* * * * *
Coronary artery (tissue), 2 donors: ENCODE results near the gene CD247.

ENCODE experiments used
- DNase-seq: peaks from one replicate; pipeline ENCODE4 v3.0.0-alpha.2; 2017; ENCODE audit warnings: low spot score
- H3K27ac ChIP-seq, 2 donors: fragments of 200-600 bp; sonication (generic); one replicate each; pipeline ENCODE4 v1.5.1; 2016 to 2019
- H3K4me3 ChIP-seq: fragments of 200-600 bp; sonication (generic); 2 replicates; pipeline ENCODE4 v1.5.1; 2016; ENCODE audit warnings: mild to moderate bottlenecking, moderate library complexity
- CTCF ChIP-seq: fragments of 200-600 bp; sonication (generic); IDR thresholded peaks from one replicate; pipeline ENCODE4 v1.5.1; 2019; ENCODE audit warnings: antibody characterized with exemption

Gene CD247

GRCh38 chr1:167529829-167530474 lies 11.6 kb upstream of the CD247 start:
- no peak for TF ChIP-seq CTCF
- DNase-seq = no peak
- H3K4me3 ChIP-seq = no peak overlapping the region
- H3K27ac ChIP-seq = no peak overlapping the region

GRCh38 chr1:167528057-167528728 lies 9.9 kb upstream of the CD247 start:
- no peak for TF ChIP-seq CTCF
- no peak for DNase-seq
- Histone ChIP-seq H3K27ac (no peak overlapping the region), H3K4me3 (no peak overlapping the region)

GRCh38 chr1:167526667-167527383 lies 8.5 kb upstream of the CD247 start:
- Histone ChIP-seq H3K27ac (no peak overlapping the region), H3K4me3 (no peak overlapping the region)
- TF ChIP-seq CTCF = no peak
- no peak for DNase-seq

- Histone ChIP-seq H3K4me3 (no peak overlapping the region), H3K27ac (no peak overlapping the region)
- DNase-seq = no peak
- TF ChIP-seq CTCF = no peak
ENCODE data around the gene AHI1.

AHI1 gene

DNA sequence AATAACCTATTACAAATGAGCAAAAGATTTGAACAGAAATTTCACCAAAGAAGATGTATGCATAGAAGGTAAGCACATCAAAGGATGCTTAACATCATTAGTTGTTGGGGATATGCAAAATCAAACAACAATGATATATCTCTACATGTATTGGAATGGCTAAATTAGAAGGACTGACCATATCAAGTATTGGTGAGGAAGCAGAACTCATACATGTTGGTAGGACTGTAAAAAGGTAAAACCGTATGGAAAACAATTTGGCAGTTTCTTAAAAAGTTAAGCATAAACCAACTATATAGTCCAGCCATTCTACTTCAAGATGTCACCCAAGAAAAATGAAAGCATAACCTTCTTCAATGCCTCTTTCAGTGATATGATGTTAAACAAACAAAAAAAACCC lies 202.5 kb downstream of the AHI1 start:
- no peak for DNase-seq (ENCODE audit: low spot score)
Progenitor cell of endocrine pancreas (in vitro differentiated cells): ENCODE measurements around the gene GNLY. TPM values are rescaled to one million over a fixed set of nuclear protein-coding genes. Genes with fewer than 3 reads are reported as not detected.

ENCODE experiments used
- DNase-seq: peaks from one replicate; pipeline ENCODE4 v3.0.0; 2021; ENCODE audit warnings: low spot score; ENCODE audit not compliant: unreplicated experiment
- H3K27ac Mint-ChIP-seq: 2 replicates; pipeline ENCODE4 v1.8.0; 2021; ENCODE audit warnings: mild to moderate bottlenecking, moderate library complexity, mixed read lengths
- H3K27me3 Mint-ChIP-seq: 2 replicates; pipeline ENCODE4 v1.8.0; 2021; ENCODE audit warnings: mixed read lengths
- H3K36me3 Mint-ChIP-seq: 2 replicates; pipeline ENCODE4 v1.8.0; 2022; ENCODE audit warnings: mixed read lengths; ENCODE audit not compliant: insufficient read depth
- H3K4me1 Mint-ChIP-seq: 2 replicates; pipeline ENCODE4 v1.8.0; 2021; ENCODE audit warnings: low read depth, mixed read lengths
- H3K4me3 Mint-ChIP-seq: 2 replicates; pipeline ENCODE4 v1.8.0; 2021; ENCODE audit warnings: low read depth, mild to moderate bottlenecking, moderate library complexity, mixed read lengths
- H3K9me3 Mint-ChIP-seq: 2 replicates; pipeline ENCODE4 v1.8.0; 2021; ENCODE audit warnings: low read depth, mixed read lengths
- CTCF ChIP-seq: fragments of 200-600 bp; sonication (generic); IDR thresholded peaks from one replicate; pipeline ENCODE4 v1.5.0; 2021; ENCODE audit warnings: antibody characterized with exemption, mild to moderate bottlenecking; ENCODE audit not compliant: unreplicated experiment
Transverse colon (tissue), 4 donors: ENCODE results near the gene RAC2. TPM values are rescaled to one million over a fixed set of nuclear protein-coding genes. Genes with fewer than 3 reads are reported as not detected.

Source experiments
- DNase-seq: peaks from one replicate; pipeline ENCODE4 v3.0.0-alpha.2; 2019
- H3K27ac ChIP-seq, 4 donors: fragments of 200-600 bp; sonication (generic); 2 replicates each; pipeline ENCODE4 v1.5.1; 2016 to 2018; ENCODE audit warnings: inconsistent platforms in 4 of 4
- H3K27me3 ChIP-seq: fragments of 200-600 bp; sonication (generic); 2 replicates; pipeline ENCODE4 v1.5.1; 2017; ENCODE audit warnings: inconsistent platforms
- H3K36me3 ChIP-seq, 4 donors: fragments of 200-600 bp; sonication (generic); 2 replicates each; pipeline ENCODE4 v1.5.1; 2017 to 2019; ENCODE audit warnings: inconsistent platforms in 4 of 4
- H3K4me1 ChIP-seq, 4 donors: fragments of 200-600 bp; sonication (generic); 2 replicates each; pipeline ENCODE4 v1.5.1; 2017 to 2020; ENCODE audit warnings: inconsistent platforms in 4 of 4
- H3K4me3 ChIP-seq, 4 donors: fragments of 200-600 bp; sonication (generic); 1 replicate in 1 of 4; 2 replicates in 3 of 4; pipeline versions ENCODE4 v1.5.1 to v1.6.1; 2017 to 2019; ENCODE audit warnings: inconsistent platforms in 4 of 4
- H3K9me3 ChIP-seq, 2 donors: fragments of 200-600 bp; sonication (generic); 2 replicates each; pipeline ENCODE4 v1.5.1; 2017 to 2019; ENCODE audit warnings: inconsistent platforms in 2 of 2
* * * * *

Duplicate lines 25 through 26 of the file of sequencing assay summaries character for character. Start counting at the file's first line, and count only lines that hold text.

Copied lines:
AHI1 gene

DNA sequence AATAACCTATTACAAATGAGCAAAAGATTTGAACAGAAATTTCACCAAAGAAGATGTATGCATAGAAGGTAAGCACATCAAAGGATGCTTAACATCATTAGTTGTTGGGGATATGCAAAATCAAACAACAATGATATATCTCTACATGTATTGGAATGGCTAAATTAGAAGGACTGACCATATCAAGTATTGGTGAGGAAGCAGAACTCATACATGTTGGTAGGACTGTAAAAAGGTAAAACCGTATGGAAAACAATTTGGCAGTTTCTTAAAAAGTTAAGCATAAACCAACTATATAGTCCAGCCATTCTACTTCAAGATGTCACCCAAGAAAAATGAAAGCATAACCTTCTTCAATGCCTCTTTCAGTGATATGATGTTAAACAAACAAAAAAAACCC lies 202.5 kb downstream of the AHI1 start: